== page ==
Referring to FIG. 7, the abscissa indicates the gray level value of image data of the test pattern 700, and the ordinate indicates the brightness value measured by the image sensing unit 124. When the measurement results obtained at the points I and J are plotted in this graph and linearly interpolated, the brightness of returning light is obtained as a Y segment. With this method, returning light is calculated for each of R, G, and B components. Thus, the brightness value of returning light on a screen 200, which results from projection light on the test pattern 700, is estimated.

In step S303, the controller 101 receives the image data of the test pattern 700 from a liquid crystal driving unit 105, and obtains an average brightness β of an image corresponding to the image data of the test pattern 700. The controller 101 estimates a ratio α in accordance with the average brightness obtained from the image data and the estimated brightness of returning light. That is, the controller 101 divides the above-mentioned estimated brightness value of returning light by the average brightness value of the image data of the test pattern 700 to estimate the ratio of the brightness of returning light to the expected average brightness of the image.

Even in this way, a projected image in which returning light is canceled can be obtained, as in the first embodiment.

The test pattern to be displayed is not limited to the test pattern 700. The same effect as in this embodiment can be achieved as long as the test pattern to be displayed includes a plurality of regions having different gray levels because returning light can be estimated by measuring their gray levels and linearly interpolating the measurement results. The test pattern to be displayed may be, for example, a test pattern including regions having three gray levels: a 25% gray level, a 50% gray level, and a 75% gray level, or a test pattern having a larger number of different gray levels.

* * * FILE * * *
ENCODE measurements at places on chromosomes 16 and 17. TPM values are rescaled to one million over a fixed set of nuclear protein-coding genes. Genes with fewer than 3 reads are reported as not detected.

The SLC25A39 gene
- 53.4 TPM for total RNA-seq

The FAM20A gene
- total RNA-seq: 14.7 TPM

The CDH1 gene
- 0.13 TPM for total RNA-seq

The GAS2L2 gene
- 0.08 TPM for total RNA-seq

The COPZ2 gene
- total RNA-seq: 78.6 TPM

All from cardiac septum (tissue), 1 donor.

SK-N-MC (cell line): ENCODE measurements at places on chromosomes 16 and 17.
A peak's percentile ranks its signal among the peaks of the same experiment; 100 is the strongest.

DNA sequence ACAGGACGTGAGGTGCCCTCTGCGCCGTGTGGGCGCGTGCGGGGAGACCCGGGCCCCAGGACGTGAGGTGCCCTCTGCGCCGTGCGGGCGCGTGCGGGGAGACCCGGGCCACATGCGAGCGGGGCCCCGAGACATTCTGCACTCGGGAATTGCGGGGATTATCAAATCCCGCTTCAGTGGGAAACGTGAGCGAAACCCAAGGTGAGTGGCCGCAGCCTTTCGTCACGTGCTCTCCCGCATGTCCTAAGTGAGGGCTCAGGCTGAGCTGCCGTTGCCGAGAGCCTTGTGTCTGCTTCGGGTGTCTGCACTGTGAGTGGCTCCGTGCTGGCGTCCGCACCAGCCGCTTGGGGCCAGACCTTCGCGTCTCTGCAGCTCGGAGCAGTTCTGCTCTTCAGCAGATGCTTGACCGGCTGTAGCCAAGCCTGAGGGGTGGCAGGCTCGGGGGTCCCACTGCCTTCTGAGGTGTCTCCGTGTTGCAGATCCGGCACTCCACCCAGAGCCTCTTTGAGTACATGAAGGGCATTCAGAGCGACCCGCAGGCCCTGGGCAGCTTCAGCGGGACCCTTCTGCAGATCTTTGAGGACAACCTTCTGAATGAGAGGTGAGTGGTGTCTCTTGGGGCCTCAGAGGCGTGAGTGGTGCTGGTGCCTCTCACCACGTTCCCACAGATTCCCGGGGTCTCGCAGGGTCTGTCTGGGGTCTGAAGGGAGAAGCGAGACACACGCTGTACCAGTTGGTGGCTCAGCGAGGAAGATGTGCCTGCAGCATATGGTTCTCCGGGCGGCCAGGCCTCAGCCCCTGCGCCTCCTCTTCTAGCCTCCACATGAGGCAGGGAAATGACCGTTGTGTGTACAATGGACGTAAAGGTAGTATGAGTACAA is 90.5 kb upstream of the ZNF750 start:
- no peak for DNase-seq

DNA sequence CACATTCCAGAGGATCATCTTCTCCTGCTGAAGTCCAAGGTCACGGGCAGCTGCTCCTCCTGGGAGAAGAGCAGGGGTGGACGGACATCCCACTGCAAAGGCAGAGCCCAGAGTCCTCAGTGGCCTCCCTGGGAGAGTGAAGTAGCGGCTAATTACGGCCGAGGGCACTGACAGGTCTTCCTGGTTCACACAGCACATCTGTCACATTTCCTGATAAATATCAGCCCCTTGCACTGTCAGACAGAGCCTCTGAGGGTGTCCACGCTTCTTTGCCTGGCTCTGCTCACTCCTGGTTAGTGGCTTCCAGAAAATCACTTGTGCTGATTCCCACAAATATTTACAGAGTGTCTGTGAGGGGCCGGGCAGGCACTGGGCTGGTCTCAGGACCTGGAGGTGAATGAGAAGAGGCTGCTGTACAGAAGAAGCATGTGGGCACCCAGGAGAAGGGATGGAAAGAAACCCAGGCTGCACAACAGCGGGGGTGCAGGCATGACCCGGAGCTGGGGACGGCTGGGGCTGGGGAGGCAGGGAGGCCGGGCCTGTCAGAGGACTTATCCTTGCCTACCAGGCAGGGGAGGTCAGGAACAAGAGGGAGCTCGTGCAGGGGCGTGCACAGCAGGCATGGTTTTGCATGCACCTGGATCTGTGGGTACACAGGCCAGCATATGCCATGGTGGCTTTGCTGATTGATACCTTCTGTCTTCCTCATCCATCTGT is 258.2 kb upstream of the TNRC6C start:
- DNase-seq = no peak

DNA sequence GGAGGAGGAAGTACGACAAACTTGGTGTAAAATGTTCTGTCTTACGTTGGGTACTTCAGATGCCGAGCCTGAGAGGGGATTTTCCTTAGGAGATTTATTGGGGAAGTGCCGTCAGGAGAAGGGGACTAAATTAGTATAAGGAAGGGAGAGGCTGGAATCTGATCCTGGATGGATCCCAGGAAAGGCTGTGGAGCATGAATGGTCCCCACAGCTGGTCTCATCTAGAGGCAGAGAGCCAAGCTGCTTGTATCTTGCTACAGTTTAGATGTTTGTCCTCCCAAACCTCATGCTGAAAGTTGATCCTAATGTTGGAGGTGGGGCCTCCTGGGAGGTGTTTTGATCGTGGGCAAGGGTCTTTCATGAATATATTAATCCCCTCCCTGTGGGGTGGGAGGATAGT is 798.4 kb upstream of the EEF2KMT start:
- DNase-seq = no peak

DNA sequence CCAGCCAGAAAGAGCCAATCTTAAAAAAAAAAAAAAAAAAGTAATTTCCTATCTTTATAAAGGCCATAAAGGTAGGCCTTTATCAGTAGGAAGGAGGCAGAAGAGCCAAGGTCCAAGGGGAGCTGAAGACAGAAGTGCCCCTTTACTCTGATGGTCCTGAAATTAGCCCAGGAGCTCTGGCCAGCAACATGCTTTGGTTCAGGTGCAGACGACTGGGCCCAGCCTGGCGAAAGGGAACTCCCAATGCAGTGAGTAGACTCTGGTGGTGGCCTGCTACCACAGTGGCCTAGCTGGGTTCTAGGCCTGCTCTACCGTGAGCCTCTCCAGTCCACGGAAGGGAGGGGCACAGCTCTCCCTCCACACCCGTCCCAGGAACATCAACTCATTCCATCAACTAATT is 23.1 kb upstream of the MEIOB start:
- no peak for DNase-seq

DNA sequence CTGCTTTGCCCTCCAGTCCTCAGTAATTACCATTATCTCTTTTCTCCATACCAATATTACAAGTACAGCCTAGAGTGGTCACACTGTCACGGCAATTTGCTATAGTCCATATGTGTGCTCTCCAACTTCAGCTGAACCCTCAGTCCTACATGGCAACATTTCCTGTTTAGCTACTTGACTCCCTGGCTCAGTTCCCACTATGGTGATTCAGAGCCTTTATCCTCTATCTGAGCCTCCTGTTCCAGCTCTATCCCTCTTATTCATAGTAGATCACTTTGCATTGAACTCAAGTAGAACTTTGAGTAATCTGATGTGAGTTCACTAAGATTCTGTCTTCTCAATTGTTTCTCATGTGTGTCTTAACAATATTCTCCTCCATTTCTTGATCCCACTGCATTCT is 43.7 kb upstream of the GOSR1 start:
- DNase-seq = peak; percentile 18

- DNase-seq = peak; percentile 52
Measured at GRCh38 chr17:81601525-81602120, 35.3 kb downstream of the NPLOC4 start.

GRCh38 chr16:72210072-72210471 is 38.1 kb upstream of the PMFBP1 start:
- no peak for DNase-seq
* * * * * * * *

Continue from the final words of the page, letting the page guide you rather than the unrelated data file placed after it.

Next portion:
Third Embodiment

A projector according to the third embodiment of the present invention will be described next. Differences from the first embodiment will be mainly described below.

The first embodiment assumes that the surrounding environment such as the wall and ceiling of the room diffusely reflects light. Also, a model in which returning light is uniformly applied onto the screen 200 is assumed.

On the other hand, in this embodiment, a model in which returning light is nonuniformly applied onto a screen 200 because, for example, a mirror is present on the wall or an object is present near the screen 200 is assumed. A system according to this embodiment is approximated using a model in which light emitted by a projector 100 is partially reflected in a certain regular form in the room, and reaches the screen 200 again with an uneven distribution (without integration).

The third embodiment is different from the first embodiment in that in the former an image processing unit 117 further includes a generation unit 117b. The generation unit 117b generates image data of a plurality of test patterns. The plurality of test patterns are generated by dividing each test pattern into a plurality of blocks, assigning one of the plurality of blocks to a second region, and assigning the remaining blocks to a first region. The first region has a black tone. The second region has a brightness higher than a black tone. The plurality of test patterns are different from each other in that their second regions are assigned to different blocks of the pluralities of blocks. The generation unit 117b generates a test pattern as shown in, for example, FIG. 9A or 9B.